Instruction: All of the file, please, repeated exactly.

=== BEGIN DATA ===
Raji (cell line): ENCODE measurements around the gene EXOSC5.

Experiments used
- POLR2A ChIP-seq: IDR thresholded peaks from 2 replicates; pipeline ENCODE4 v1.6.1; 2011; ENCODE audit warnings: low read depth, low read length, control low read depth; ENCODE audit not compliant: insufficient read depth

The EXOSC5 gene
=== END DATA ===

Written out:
Raji (cell line): ENCODE measurements around the gene EXOSC5.

Experiments used
- POLR2A ChIP-seq: IDR thresholded peaks from 2 replicates; pipeline ENCODE4 v1.6.1; 2011; ENCODE audit warnings: low read depth, low read length, control low read depth; ENCODE audit not compliant: insufficient read depth

The EXOSC5 gene